7 Marks of Vital Congregations – Part 7
1 Corinthians 12:12-14, 24b–27; Matthew 15:1-9
I was surprised that they used that word, ecclesial, for the name of this last mark. Do you know what it means? (Show of hands) Do you use it very often?
When I write that word, “ecclesial” in my word processing program, it is underlined in red, which alerts me to a misspelling or of using a word not in its dictionary. So, I googled it and the web browser does recognize it as a word: “of or relating to a church.” Ecclesial refers to church as “building” as well as church as “congregation.”
If you use the word “church” in a conversation at the grocery store, do you think most people will think of a building or of people? Raise your hands. And if you use the word, “ecclesial?”
So why didn’t they just name this final mark, “church health?” Maybe they wanted us to dig into just what this word means. So, a brief foray into the Greek. Ekklesia is a Greek word for “assembly of citizens.” It was used for political assemblies, as well as other gatherings, public and private. It is one of 17 words used for the Jewish synagogue, so it is not too surprising that Jesus’ followers picked it up. It refers to a collected body, especially those called to the gathering with a particular responsibility. “Ek+Kaleo” means to call out, or summon. Like last Sunday, the session “called out” a special meeting of the congregation and expected the congregation to be present to do what they were called to do – to amend our church bylaws. True, some of the things for which people are summoned are not very dramatic, but they have a role in being well-organized and healthy.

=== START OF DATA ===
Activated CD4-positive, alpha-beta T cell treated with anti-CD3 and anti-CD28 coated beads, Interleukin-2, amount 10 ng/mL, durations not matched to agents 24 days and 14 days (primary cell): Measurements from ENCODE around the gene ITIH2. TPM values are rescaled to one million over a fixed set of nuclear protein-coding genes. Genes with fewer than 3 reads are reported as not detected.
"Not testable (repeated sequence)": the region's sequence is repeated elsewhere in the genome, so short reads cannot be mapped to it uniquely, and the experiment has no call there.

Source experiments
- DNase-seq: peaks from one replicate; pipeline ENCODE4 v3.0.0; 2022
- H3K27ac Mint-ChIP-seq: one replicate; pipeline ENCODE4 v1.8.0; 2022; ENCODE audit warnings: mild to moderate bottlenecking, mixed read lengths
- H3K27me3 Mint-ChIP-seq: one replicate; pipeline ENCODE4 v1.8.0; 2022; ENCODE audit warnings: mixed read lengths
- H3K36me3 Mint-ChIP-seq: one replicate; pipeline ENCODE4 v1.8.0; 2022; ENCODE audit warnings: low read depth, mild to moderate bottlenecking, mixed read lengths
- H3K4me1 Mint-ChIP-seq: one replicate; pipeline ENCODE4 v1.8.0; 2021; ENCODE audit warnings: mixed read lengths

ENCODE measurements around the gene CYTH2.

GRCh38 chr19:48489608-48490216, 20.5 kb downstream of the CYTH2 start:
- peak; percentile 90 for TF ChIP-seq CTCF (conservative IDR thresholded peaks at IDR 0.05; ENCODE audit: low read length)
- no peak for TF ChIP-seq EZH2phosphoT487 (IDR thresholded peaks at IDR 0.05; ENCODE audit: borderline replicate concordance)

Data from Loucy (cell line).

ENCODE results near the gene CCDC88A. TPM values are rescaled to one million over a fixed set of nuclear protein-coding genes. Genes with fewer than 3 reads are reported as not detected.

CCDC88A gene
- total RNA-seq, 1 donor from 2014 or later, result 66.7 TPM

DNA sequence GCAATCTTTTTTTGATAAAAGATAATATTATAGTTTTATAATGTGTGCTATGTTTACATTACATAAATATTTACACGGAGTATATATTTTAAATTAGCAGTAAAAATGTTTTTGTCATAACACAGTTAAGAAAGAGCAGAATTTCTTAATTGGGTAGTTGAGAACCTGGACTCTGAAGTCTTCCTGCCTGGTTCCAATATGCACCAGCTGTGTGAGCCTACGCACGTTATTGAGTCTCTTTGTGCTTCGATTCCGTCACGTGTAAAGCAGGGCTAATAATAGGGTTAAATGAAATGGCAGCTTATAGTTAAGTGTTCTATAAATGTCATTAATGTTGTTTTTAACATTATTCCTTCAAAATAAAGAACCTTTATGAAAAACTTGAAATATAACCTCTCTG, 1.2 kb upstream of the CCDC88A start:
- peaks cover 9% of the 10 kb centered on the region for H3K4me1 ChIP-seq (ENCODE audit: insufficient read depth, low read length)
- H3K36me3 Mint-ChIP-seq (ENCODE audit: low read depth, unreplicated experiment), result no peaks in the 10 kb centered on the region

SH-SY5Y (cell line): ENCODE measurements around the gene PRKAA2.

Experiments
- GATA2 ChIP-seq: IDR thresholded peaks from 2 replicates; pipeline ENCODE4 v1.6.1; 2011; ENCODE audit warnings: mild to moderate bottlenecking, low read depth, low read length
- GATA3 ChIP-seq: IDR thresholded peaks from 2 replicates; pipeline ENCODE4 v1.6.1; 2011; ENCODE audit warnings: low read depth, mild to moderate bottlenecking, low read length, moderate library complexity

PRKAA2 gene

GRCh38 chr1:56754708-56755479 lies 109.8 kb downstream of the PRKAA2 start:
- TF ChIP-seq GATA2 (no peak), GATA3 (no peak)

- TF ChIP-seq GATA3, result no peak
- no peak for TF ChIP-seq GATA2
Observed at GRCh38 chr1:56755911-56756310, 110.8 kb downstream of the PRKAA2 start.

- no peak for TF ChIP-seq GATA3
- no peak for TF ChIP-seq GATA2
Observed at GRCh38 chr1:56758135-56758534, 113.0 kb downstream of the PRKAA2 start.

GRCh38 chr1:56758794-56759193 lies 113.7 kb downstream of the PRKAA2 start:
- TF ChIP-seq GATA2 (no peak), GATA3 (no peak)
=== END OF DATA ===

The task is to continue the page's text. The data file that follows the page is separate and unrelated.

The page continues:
Today is the Sunday called “Reign of Christ” in the Christian year. It is the last Sunday of the Christian calendar. (Next Sunday we begin a new year with Advent.) Why is the Reign of Christ the last Sunday of the year? Because we believe that all things will come to completion, peace and unity in the kingdom of God in the end. And Christ, the divine-human one, we will look to as the one who has our best interests at heart for love and justice.
Reign of Christ also gives us a clue to being the “ekklesia.” As called out ones, we are called out of the regular way things are done in the world, to live into a new order of love and justice. Our primary obligation is not to any human government, but to the reign of Christ. We have been called out of the world, in order to serve Jesus in the reign of God.